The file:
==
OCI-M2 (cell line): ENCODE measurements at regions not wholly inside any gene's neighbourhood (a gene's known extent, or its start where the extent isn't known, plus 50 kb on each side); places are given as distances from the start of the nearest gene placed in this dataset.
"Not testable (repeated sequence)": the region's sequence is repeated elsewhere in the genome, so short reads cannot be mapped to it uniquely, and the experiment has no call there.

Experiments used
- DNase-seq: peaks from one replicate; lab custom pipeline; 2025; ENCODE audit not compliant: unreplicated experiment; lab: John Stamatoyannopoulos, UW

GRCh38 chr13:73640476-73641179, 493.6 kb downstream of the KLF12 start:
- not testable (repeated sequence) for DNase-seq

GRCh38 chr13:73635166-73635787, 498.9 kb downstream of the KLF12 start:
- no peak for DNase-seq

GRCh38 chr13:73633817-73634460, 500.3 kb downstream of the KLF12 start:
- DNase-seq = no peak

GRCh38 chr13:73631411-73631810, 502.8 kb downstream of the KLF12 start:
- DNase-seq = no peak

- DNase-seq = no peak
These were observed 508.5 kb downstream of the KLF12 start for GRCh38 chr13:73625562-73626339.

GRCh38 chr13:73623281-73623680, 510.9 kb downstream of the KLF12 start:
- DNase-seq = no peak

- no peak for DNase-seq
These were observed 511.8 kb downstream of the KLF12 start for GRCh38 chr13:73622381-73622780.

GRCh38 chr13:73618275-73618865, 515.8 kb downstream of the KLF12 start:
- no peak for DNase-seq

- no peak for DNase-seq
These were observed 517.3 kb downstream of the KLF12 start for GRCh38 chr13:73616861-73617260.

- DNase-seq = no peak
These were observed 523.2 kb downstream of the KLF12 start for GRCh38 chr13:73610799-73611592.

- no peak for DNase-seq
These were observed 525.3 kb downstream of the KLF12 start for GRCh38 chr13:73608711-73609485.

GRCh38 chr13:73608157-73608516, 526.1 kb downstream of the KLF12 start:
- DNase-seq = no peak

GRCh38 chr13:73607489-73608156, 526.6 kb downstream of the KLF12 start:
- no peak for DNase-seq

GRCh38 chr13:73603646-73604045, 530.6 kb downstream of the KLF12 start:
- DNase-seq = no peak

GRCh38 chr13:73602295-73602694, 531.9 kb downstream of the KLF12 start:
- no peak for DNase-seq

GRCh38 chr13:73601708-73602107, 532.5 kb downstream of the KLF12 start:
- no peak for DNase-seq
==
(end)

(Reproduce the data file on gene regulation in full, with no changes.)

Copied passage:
OCI-M2 (cell line): ENCODE measurements at regions not wholly inside any gene's neighbourhood (a gene's known extent, or its start where the extent isn't known, plus 50 kb on each side); places are given as distances from the start of the nearest gene placed in this dataset.
"Not testable (repeated sequence)": the region's sequence is repeated elsewhere in the genome, so short reads cannot be mapped to it uniquely, and the experiment has no call there.

Experiments used
- DNase-seq: peaks from one replicate; lab custom pipeline; 2025; ENCODE audit not compliant: unreplicated experiment; lab: John Stamatoyannopoulos, UW

GRCh38 chr13:73640476-73641179, 493.6 kb downstream of the KLF12 start:
- not testable (repeated sequence) for DNase-seq

GRCh38 chr13:73635166-73635787, 498.9 kb downstream of the KLF12 start:
- no peak for DNase-seq

GRCh38 chr13:73633817-73634460, 500.3 kb downstream of the KLF12 start:
- DNase-seq = no peak

GRCh38 chr13:73631411-73631810, 502.8 kb downstream of the KLF12 start:
- DNase-seq = no peak

- DNase-seq = no peak
These were observed 508.5 kb downstream of the KLF12 start for GRCh38 chr13:73625562-73626339.

GRCh38 chr13:73623281-73623680, 510.9 kb downstream of the KLF12 start:
- DNase-seq = no peak

- no peak for DNase-seq
These were observed 511.8 kb downstream of the KLF12 start for GRCh38 chr13:73622381-73622780.

GRCh38 chr13:73618275-73618865, 515.8 kb downstream of the KLF12 start:
- no peak for DNase-seq

- no peak for DNase-seq
These were observed 517.3 kb downstream of the KLF12 start for GRCh38 chr13:73616861-73617260.

- DNase-seq = no peak
These were observed 523.2 kb downstream of the KLF12 start for GRCh38 chr13:73610799-73611592.

- no peak for DNase-seq
These were observed 525.3 kb downstream of the KLF12 start for GRCh38 chr13:73608711-73609485.

GRCh38 chr13:73608157-73608516, 526.1 kb downstream of the KLF12 start:
- DNase-seq = no peak

GRCh38 chr13:73607489-73608156, 526.6 kb downstream of the KLF12 start:
- no peak for DNase-seq

GRCh38 chr13:73603646-73604045, 530.6 kb downstream of the KLF12 start:
- DNase-seq = no peak

GRCh38 chr13:73602295-73602694, 531.9 kb downstream of the KLF12 start:
- no peak for DNase-seq

GRCh38 chr13:73601708-73602107, 532.5 kb downstream of the KLF12 start:
- no peak for DNase-seq